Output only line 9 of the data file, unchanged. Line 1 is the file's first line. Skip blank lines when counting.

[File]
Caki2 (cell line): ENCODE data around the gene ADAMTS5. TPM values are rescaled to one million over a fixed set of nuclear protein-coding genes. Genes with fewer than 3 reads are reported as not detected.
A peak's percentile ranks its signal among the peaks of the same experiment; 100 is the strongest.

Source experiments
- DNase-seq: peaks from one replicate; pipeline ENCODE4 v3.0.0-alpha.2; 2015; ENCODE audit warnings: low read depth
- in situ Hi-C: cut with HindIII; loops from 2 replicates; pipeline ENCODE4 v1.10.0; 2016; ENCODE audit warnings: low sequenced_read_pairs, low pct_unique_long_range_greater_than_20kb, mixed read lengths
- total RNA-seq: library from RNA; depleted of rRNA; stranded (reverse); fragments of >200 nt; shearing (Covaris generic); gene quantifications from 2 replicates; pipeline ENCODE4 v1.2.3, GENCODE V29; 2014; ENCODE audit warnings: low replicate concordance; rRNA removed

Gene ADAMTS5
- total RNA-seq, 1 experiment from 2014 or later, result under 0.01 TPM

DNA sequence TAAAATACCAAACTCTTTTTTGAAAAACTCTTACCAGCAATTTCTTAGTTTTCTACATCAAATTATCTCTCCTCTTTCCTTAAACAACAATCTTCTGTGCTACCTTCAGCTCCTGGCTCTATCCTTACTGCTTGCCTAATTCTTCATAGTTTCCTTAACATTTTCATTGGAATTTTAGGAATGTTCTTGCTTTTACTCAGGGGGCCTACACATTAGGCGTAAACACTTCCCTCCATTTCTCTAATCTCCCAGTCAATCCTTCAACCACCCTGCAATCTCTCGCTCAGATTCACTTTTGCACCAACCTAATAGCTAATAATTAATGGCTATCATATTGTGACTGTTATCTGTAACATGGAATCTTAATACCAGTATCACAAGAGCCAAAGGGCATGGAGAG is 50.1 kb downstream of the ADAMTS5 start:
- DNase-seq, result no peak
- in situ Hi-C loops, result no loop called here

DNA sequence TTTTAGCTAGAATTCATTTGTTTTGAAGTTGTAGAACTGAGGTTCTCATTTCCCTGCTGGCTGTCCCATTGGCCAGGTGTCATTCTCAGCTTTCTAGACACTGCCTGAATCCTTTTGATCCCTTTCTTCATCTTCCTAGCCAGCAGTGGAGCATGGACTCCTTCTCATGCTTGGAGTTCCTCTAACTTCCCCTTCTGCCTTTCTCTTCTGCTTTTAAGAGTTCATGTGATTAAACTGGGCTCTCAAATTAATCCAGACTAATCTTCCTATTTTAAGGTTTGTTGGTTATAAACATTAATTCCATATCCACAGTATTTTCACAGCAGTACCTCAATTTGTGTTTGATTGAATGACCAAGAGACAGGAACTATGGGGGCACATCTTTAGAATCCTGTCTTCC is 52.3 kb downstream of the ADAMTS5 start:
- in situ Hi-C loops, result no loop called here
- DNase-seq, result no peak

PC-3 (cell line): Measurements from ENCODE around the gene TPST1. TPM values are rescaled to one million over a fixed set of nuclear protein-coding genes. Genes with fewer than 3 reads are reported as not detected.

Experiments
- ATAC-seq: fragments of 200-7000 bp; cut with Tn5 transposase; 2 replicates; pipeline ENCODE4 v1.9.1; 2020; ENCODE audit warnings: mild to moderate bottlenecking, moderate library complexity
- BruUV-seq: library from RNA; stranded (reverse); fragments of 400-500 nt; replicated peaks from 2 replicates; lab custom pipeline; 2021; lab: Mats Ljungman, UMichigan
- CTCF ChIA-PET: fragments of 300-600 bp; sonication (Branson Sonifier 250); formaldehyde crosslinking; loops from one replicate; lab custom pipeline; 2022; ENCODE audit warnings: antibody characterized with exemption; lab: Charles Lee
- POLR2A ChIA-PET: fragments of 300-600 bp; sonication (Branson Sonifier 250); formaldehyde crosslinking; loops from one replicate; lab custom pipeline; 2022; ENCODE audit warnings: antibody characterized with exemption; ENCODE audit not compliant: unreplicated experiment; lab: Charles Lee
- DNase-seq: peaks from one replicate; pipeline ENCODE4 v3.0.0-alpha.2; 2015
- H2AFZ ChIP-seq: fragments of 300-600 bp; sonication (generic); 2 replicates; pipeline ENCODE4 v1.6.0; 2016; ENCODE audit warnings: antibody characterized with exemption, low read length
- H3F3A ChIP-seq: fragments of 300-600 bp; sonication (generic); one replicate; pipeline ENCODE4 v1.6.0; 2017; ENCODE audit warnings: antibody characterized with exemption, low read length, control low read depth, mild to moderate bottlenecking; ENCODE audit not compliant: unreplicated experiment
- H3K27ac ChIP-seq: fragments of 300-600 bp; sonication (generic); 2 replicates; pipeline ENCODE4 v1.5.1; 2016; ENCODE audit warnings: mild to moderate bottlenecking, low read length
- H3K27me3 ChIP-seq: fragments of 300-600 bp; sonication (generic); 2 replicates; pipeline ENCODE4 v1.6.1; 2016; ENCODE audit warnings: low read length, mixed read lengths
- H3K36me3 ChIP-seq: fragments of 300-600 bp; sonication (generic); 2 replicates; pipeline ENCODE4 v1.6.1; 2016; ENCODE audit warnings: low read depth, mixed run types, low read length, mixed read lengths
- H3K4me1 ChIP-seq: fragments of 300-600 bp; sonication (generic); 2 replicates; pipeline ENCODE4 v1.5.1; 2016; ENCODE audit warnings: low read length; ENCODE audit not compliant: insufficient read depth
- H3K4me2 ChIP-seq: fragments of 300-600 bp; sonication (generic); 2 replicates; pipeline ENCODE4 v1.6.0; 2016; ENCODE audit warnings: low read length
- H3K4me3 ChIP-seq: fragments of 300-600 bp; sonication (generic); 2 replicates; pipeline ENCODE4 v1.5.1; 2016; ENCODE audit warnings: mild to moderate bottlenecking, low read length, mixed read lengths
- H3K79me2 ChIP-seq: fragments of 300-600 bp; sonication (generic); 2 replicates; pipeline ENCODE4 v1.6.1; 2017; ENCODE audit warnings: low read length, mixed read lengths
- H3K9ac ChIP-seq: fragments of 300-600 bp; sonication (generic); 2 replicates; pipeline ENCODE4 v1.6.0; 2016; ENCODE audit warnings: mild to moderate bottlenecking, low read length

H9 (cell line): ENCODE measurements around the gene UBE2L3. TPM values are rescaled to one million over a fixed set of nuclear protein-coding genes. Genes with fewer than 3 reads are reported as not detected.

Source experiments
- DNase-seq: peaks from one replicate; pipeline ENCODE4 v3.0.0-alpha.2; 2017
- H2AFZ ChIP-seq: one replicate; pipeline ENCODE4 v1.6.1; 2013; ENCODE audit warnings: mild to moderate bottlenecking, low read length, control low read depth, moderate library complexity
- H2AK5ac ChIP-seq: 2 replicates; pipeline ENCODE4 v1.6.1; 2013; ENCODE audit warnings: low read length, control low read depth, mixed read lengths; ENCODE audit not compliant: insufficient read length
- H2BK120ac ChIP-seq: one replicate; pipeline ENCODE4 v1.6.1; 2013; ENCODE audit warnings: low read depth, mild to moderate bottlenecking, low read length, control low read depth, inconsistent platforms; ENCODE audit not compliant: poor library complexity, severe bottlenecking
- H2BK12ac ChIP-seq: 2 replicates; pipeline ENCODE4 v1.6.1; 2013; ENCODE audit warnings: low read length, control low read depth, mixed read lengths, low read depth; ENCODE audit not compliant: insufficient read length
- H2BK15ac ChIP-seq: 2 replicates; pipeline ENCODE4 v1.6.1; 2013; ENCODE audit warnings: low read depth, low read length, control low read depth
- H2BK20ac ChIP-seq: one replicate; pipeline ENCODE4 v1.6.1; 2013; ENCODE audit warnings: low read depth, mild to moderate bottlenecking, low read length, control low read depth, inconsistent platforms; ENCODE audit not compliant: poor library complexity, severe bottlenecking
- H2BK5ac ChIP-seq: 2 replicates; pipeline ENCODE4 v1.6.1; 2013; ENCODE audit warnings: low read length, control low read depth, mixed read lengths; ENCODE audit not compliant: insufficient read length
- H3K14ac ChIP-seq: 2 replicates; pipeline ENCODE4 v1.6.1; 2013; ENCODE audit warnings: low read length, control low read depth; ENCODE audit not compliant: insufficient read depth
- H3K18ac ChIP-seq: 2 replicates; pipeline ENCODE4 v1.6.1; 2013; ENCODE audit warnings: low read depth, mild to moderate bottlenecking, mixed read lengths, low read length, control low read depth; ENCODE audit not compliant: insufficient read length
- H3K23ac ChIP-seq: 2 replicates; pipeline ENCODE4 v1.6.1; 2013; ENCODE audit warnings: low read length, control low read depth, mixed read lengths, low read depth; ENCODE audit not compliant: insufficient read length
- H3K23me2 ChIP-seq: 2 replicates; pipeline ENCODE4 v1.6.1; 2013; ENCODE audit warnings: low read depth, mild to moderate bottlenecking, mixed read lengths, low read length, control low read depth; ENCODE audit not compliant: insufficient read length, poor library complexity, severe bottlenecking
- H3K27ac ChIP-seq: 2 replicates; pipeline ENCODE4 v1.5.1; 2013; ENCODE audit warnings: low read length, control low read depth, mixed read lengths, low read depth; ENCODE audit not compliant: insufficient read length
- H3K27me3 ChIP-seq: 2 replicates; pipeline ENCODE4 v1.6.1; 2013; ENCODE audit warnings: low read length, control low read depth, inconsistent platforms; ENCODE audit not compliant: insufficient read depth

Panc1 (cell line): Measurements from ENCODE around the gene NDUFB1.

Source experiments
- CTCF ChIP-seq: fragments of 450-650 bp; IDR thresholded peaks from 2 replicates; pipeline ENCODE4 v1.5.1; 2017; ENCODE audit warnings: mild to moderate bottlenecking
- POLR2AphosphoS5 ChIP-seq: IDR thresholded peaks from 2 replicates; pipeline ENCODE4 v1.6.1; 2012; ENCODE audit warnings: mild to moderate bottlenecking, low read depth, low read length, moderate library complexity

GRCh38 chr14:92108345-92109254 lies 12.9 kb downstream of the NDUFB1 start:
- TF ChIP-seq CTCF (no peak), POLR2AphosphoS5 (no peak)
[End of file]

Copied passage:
DNA sequence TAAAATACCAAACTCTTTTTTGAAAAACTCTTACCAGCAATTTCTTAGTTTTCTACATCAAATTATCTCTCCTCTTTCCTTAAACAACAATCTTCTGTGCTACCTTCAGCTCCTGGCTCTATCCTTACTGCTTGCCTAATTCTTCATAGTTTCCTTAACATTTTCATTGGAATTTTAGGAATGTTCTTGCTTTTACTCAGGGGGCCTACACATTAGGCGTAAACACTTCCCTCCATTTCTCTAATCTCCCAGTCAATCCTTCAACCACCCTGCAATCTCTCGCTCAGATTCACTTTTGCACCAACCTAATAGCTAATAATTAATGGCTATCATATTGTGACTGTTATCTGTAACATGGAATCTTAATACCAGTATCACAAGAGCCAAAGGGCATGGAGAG is 50.1 kb downstream of the ADAMTS5 start: